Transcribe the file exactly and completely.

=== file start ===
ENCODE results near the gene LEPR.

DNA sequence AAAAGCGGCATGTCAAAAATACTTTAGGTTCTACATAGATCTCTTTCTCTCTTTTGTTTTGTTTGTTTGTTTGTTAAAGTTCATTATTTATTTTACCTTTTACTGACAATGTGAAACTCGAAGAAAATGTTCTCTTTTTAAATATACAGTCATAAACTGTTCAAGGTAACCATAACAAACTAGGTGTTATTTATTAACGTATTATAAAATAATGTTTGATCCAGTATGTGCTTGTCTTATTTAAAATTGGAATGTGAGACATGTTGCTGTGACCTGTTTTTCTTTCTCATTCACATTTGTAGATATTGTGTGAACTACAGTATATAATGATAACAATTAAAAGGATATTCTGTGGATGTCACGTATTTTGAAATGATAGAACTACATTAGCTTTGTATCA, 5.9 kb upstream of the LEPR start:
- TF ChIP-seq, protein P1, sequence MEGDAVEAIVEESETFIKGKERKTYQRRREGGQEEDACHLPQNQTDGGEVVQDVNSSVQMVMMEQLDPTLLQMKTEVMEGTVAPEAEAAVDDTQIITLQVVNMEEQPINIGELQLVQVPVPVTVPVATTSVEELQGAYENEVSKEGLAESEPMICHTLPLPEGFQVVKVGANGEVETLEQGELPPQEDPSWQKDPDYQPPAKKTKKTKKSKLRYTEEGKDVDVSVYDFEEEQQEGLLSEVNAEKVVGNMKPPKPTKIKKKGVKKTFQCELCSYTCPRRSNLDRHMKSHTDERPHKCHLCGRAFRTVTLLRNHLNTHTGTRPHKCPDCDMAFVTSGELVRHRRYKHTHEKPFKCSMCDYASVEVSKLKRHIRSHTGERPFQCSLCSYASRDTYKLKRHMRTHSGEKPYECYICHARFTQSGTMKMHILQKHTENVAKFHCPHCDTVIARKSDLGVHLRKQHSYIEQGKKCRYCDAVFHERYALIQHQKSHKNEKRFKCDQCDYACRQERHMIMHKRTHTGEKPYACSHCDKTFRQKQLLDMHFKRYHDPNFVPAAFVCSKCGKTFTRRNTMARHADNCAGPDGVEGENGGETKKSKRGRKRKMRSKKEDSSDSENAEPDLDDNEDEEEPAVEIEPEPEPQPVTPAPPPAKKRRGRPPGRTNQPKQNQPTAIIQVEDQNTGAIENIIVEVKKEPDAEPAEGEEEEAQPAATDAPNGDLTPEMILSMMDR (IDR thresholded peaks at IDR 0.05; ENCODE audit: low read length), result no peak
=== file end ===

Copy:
ENCODE results near the gene LEPR.

DNA sequence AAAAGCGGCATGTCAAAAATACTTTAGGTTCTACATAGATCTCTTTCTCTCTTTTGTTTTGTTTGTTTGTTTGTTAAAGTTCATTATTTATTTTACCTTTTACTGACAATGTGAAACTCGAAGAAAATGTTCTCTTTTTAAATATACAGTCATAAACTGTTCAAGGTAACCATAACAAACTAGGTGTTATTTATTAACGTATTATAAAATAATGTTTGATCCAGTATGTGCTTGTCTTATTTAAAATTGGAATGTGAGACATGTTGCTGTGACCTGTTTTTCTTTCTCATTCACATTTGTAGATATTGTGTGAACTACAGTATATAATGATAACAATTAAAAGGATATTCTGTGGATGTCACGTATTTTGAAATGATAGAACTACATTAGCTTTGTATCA, 5.9 kb upstream of the LEPR start:
- TF ChIP-seq, protein P1, sequence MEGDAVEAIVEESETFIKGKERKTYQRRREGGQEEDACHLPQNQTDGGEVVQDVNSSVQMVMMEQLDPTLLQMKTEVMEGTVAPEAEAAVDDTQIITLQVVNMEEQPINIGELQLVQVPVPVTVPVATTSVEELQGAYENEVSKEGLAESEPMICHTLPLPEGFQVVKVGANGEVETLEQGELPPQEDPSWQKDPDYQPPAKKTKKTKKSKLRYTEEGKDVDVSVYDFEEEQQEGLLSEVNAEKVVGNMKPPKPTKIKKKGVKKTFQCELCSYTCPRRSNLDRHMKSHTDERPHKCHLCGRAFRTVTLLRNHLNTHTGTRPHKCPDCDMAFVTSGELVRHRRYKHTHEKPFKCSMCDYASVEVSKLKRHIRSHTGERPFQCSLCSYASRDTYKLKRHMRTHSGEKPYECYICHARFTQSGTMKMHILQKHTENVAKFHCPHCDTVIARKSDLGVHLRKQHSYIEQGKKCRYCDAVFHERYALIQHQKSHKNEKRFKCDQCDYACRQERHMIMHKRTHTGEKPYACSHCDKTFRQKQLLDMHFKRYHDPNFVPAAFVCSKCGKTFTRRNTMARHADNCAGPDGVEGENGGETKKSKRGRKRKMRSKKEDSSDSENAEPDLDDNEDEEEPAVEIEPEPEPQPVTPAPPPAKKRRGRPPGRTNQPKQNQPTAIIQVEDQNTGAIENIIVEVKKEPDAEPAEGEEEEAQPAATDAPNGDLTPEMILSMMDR (IDR thresholded peaks at IDR 0.05; ENCODE audit: low read length), result no peak